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Gates Beyond Gates

                                    Nicky Beer


“In literature, as in other spheres, every act crowns an infinite series of causes and causes an infinite series of effects.”
                              —Jorge Luis Borges


A recent study in The Quarterly Journal of Experimental Psychology explores the familiar phenomenon of walking from one room into another and forgetting what task brought you there in the first place. What’s to blame, it turns out, is the “doorway effect”; passing through a barrier from one room to another causes one’s brain to “purge” information related to the previous room, as a way of optimizing memory. I think that the experience of deep connection with poetry has a kind of reverse effect—every profound literary introduction one has holds within in it the echoes of all of one’s previous discoveries.

In thinking about my own gateways to poetry, I find myself restlessly considering any number of occasions throughout my life in which there was a feeling of “entering” the art. At the age of eight or so, seeing a PBS promo for a special on tigers, in which the announcer intoned the opening stanza of Blake’s “The Tyger,” the hypnotic, trochaic lilt of those lines making the very sound of my own language seem strange and dangerous. Watching an episode of Fat Albert in which a friend of “the gang’s” writes poetry shyly and embarrassedly, only to win the respect and admiration of all by the episode’s end—Who wouldn’t want that? I’d thought, seriously overestimating poetry's power to help me ascend the elementary school social scale. My eighth grade English teacher surreptitiously loaning me her copy of Edna St. Vincent Millay, and me thrilling at the intimate, forbidden nature of the transaction (not to mention that Millay referred to cigarettes in one of her sonnets). In high school, at the poetry slam where a local tree surgeon (or “branch manager,” as he’d referred to himself) extolled his job with audacity and humor (“I am the tree man!”), and me wanting to be as joyful as him about…anything, really. Browsing the poetry section of The Strand Bookstore, overwhelmed by its volume, finding a book called Death of the Plankton Bar & Grill and buying it for the sheer weirdness of its title, loving the feeling of choosing poetry, of owning it, of being able to carry it around with me like a protective charm. That feeling again in college in a used bookstore, opening Roethke’s Collected Poems on impulse, and, when confronted with the dark traceries of music on its pages, knowing it was meant for me. The memory of being in J.D. McClatchy's workshop, and hearing him read poetry aloud in a voice that made me think of green sea glass: lustrous, prismatic, and yet somehow opaque; I should write poems for that sound.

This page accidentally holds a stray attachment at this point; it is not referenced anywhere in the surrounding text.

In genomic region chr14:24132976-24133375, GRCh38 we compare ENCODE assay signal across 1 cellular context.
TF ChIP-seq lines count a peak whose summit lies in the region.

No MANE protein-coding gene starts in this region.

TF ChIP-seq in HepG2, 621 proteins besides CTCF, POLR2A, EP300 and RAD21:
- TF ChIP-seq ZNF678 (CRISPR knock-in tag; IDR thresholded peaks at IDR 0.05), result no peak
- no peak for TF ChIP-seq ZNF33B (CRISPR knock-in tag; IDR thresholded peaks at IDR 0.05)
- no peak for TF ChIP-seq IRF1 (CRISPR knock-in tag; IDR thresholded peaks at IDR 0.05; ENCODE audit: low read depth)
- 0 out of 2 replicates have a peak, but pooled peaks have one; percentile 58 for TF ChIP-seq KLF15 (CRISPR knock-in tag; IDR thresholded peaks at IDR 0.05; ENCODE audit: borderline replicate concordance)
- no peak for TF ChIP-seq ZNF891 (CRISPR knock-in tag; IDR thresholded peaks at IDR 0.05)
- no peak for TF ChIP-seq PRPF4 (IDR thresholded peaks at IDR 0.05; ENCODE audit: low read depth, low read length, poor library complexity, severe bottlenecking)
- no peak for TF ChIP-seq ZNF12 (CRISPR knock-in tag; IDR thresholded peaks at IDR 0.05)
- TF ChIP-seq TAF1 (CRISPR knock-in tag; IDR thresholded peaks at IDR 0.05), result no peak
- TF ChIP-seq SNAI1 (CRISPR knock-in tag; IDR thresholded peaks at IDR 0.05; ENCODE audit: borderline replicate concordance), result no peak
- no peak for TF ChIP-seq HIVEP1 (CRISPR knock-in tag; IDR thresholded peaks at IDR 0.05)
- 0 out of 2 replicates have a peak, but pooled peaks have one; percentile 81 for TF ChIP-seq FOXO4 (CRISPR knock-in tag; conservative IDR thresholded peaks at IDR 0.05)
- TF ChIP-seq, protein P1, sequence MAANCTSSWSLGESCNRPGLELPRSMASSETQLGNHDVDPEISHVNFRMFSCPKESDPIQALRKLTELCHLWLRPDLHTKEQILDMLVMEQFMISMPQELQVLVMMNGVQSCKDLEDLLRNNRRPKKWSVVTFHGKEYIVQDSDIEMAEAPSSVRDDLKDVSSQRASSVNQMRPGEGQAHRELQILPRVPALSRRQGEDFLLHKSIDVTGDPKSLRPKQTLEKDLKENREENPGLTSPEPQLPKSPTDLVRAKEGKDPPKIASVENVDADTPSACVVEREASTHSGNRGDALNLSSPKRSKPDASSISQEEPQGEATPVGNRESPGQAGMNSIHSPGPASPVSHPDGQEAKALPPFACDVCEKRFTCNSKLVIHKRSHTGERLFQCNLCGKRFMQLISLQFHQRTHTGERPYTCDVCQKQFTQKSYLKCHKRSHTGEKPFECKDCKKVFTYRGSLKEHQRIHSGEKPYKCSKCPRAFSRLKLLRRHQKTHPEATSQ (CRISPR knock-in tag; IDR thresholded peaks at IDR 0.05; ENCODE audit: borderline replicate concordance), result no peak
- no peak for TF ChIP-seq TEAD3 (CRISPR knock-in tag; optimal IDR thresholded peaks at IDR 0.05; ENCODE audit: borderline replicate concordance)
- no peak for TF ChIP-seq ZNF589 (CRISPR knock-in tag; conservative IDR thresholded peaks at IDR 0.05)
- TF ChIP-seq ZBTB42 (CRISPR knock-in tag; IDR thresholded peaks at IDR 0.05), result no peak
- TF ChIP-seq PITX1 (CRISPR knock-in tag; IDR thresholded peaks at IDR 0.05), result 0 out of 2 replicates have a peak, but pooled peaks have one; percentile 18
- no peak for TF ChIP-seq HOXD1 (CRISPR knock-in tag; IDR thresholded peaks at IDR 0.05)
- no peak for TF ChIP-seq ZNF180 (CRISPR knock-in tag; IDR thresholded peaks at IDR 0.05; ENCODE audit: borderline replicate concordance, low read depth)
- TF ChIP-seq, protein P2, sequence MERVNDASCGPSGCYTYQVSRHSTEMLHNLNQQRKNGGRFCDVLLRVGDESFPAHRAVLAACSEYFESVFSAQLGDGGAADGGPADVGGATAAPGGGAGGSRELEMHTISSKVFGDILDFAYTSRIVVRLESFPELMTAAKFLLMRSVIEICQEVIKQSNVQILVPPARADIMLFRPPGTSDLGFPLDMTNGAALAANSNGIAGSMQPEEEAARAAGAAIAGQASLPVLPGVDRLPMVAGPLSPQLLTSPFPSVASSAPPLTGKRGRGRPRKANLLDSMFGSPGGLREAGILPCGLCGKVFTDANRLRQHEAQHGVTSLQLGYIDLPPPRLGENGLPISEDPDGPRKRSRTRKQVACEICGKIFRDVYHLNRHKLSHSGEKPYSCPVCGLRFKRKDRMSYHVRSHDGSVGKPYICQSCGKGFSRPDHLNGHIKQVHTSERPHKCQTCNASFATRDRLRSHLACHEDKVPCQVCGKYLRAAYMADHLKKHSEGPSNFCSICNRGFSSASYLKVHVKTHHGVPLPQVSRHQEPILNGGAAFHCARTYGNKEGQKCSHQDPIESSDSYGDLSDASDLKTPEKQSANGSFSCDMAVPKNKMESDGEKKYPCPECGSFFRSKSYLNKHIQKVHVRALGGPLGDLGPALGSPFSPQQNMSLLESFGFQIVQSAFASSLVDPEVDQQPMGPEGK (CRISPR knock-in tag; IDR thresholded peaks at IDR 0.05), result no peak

What I love about poetry is that there’s a perpetual feeling of entrance, of arrival; the gates of poetry through which we walk always lead to more, and we travel its blessedly purposeless labyrinth as if we’re characters in a Borges story. I think that's why I love teaching it so much, too—to see my students passing through their own gates, seeing those early glimmerings of excitement and discovery. Though I try to put together lively lesson plans and challenging assignments, in the end, I know that the best thing I can do for a student is to put something in her hands and say "Here—read this. I think you'll like it." Or rather, to really say: Here is a door to all your unforgettable doors. Walk through.


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